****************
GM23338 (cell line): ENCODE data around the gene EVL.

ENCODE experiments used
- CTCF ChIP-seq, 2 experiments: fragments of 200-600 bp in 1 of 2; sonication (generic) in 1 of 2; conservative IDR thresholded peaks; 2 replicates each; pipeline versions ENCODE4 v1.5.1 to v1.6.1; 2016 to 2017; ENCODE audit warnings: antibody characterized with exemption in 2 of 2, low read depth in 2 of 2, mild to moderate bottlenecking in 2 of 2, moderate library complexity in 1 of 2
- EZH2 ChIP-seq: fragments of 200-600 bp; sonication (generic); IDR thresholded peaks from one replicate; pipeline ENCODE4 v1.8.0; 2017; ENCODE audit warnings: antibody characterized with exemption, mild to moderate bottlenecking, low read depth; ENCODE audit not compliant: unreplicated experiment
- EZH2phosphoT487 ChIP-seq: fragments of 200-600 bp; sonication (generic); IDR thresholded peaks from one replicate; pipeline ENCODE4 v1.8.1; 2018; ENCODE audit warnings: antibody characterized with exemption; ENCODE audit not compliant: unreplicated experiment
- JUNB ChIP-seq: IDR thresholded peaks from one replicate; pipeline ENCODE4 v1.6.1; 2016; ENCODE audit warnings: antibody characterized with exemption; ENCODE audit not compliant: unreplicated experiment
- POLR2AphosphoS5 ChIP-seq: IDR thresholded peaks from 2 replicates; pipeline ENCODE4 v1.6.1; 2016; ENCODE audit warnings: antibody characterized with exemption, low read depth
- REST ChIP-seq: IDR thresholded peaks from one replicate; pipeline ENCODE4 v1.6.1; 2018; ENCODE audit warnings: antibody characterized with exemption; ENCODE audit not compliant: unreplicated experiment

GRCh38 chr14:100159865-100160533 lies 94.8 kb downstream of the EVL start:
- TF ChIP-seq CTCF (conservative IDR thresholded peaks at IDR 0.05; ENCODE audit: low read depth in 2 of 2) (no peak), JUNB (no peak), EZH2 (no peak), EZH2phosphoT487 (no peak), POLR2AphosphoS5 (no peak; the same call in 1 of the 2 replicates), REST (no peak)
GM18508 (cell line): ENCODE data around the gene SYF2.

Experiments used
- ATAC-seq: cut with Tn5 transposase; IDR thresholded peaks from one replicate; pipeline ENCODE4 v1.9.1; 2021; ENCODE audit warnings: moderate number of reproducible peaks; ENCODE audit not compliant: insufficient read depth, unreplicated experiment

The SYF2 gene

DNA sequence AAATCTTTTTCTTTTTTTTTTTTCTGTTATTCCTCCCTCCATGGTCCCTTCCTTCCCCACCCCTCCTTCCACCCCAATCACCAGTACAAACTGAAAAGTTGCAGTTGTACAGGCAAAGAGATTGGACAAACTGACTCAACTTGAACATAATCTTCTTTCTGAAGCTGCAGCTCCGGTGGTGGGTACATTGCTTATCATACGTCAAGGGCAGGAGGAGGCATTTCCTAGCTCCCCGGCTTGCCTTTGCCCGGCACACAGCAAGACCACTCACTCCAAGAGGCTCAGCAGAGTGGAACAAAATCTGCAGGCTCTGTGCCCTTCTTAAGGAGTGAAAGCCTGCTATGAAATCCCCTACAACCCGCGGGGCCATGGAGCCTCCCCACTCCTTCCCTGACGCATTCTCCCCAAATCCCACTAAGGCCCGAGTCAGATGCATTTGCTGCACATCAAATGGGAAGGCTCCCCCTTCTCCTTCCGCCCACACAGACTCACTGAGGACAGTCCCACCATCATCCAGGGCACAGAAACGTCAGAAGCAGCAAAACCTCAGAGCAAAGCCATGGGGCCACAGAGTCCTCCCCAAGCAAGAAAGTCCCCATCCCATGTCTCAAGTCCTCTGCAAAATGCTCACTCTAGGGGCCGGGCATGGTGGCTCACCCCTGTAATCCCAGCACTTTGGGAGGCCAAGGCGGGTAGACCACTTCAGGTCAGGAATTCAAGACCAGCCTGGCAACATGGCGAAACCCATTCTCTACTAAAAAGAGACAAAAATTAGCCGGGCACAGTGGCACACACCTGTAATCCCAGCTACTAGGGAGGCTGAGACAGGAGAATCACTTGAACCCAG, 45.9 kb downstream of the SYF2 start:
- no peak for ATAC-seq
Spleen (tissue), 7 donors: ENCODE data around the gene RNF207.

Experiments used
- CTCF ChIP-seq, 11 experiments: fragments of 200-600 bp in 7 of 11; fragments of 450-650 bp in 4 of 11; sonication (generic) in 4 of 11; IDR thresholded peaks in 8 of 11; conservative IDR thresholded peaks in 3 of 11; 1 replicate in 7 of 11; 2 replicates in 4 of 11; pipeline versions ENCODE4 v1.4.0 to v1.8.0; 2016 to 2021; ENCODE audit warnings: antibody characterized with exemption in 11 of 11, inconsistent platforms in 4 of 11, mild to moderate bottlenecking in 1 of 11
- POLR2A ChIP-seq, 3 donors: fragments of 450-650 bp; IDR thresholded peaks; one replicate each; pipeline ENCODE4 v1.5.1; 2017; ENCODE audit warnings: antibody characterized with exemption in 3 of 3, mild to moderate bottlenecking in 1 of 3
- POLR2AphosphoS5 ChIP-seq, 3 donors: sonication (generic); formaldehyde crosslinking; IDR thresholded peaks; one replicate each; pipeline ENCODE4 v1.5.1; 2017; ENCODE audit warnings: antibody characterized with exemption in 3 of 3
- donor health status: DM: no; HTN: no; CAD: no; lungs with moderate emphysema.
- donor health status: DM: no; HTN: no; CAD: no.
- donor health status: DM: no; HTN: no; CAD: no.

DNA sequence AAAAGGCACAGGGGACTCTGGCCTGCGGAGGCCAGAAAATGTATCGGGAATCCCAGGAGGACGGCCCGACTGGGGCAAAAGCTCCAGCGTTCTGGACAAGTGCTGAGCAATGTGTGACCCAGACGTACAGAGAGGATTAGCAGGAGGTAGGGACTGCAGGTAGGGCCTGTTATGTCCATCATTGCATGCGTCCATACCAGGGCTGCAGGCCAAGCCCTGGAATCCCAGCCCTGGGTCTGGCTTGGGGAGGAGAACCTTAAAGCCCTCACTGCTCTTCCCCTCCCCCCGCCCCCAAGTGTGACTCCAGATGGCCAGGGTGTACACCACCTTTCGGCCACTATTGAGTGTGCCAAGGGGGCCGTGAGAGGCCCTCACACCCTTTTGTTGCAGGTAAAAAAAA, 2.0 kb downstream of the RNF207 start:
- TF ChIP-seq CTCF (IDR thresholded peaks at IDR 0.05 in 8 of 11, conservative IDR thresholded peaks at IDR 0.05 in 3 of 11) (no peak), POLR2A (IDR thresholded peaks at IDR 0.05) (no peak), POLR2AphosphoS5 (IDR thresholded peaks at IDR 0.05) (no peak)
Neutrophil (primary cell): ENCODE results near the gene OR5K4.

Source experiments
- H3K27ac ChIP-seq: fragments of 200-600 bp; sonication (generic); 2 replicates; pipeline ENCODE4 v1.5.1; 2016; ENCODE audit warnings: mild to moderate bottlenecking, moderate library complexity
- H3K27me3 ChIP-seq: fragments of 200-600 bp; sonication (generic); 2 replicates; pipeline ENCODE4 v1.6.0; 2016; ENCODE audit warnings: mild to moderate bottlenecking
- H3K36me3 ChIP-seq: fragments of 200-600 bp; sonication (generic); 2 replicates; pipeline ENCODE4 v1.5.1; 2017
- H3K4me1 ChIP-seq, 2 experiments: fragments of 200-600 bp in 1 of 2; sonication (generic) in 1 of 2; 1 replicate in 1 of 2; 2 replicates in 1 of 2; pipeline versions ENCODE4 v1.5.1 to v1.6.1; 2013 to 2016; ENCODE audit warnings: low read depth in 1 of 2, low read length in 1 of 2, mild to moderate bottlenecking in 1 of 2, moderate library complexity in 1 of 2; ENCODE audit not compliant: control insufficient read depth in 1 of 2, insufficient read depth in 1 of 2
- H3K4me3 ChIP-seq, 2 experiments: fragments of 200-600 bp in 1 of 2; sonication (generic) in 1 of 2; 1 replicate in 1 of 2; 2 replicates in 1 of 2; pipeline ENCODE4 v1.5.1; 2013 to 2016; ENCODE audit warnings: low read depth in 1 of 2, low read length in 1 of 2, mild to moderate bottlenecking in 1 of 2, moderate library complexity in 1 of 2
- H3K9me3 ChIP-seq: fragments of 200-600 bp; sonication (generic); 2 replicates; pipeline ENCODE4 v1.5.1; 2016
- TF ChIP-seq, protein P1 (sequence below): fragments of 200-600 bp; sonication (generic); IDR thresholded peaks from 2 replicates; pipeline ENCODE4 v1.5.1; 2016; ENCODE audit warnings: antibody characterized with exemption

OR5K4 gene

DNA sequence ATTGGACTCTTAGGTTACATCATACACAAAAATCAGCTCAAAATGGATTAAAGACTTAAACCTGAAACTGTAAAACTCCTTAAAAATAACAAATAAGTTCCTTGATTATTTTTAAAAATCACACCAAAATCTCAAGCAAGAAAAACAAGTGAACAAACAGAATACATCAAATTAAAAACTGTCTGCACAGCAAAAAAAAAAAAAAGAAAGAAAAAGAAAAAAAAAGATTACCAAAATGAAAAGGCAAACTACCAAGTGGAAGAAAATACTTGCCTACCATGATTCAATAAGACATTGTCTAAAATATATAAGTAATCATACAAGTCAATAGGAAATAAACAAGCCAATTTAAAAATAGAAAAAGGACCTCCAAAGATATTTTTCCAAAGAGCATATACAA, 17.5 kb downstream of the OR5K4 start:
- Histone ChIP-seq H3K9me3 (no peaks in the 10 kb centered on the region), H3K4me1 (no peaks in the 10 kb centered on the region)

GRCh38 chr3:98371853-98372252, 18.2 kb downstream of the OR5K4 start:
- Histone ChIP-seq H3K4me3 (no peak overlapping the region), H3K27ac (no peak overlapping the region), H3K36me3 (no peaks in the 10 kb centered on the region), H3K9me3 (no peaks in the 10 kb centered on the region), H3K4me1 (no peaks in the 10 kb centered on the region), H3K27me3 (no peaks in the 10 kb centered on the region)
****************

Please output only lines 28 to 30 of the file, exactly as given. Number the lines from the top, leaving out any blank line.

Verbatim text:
Source experiments
- H3K27ac ChIP-seq: fragments of 200-600 bp; sonication (generic); 2 replicates; pipeline ENCODE4 v1.5.1; 2016; ENCODE audit warnings: mild to moderate bottlenecking, moderate library complexity
- H3K27me3 ChIP-seq: fragments of 200-600 bp; sonication (generic); 2 replicates; pipeline ENCODE4 v1.6.0; 2016; ENCODE audit warnings: mild to moderate bottlenecking